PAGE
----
Anglican anxiety, Catholic prayer

By  Fr. Damian Macpherson, SA, Catholic Register Special
  • May 11, 2007

{mosimage}The recent visit to Canada of the archbishop of Canterbury, Rowan Williams, to meet with the Anglican bishops across the country was an effort to counsel the bishops on preserving the unity of the communion.

It is fair to suggest that the whole world is holding its breath awaiting the outcome of the unresolved issues facing the Anglican Communion. There is mounting tension and anxiety afoot. This institution stands on a dangerous and an uncertain precipice.

A yes or no answer to the steaming issues of, for example, the blessing of same-sex marriage or the full inclusion of active homosexuals into the highest ranks of ministry within the communion or the ordination of women bishops within the Church of England will sadden the hearts of some and gladden the spirits of others. In whatever direction the communion turns it will at one and the same time leave large segments of people feeling alienated and betrayed.

While either of these choices, made in the affirmative, would place great strain on our future ecumenical co-operation, of the three issues, the latter will certainly have the most devastating affects. In a bracing speech to the Church of England’s House of Bishops, Cardinal Walter Kasper, president of the Pontifical Council for Promoting Christian Unity, is on record as saying that if the Church of England adopted a resolution to ordain women to the office of bishop, the shared partaking of the one Lord’s table, which we long for so earnestly, would disappear into the far and ultimately unreachable distance. Instead of moving toward one another, we would simply co-exist alongside each other, he said.

Anglicans are a part of the body of Christ and when one part of the body suffers so does the whole. When the late archbishop of Canterbury visited the late Pope Paul VI in Rome in 1966 the pope referred to the Anglican Church as our beloved sister church. Clarification of the use of this term was latter offered by the Congregation for the Doctrine of Faith to mean that sister churches are expressly particular or local churches. The clarification noted that it must always be clear when the expression of “sister churches” is used in this proper sense that the one, holy, catholic and apostolic universal church is not sister but mother of all the particular churches. The particular Church of Rome can be a sister church to the particular Church of Canterbury. The Church of St. Michael’s Cathedral is a sister church to the Anglican Church of St. James, both here in Toronto. We have these family ties with local Anglican churches in a way not spoken of between Protestant ecclesial communities. Perhaps too few Catholic parishes realize that in a manner of speaking their neighbouring Anglican community is in fact their sister church.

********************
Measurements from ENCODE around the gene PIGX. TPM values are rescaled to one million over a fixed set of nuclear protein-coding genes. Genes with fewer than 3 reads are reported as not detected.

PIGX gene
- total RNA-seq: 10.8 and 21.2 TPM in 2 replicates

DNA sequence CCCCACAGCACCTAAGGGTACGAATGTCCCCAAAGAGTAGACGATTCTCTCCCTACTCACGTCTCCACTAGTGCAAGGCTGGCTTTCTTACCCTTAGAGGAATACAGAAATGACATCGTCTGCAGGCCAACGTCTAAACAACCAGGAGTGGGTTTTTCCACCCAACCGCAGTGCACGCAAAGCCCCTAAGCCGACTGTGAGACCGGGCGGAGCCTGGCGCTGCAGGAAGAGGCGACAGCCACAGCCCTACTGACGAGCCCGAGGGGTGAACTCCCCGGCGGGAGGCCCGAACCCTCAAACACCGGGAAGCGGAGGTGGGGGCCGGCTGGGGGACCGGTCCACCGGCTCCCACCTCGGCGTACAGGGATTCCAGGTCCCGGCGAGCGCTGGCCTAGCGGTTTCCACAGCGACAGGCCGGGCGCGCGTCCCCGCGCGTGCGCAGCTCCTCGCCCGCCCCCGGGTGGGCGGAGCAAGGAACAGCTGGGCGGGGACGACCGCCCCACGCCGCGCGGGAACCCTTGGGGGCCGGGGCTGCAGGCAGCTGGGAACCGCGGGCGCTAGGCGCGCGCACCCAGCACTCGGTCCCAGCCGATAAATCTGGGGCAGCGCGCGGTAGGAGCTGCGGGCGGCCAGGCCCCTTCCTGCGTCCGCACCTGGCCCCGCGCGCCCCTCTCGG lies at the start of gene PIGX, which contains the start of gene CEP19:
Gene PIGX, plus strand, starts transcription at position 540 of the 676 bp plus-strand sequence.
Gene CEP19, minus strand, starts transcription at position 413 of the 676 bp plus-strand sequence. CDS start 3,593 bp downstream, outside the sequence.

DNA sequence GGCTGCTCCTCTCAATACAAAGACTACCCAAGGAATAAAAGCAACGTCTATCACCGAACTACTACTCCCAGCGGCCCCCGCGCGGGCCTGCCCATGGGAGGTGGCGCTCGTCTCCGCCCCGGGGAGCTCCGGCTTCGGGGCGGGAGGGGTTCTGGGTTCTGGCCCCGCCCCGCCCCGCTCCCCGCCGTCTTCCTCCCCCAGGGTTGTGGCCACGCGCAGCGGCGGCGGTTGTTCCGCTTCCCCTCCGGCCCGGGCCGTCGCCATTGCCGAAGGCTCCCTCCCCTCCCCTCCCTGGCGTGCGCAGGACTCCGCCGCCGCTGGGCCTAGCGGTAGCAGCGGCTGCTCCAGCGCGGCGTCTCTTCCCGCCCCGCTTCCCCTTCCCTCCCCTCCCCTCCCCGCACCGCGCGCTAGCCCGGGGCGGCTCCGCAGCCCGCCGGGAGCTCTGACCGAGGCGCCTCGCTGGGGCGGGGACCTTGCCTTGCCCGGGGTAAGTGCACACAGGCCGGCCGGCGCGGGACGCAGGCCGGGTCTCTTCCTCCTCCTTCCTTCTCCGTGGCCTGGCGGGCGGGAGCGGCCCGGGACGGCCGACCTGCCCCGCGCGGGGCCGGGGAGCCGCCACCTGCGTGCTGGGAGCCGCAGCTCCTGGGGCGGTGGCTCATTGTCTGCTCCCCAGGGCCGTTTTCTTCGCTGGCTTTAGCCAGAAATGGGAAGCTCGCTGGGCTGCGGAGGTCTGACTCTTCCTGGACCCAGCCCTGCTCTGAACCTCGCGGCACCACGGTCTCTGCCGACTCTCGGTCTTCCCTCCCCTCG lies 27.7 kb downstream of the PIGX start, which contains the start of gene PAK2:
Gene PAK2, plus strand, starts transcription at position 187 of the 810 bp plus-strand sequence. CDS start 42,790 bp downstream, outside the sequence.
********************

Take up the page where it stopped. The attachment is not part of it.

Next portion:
Clearly, the expression on the part of Pope Paul VI was intended as a genuine gesture of mutual affection and an opening of the way for particular churches to see and uphold their unique relationships as Anglican and Catholic. On the occasion of that same historic visit Pope Paul VI gave Archbishop Michael Ramsey his episcopal ring, worn while he was archbishop of Milan.

The ring continues to be worn by Ramsey’s successors. This highly symbolic and unifying gesture speaks again of the sincerity with which the Roman Catholic Church sought to embrace and endear itself to the entire Anglican Communion.

Since that historic meeting in 1966 and up to the present day, Anglicans and Roman Catholics have been hard at work building and strengthening sisterly bonds. The agreed statement of the Anglican-Roman Catholic Commission for Unity and Mission, Growing Together in Unity and Mission: Building on 40 years of Anglican-Roman Catholic Dialogue, gives fitting testimony to the substantial amount of co-operation that has taken place between the Anglican Communion and the Roman Catholic Church throughout the past four decades. The same document offers a list of real and effective ways in which local sister churches can work and pray together and for one another.

It would seem that in a time of crises, as is being experienced by the Anglican Communion, Roman Catholics ought not idly stand by, perhaps hedging their bets as to the future choices to be made by the Anglican Communion and how such will affect their sister churches. Precisely because we share a particular ecclesial relationship it is incumbent upon us to minimally pray, privately and publicly, with a deliberate and firm intention that the Holy Spirit will give guidance and provide good governance to the Anglican Communion in this time of pressing need. We must pray that the Holy Spirit will draw Anglicans into a deep theological reflection and careful discernment as they move from the dangerous precipice upon which they stand to a secure place from which the gift of word and sacrament can be mutually shared.

A further split within the Anglican Communion impairs the body of Christ and would jeopardize our present sibling status and in general have consequences deeply felt within Roman Catholicism. If the Anglican Church can remain united we can move forward with a restored sense of hope that we and they will one day sit down at the same table of the Lord who prayed with a spirit of passion to his Father “. . . that all may be one. . . so that the world may believe” (Jn. 17:21).

(Fr. MacPherson is a Franciscan Friar of the Atonement and director for Ecumenical and Interfaith Affairs for the Roman Catholic archdiocese of Toronto.)

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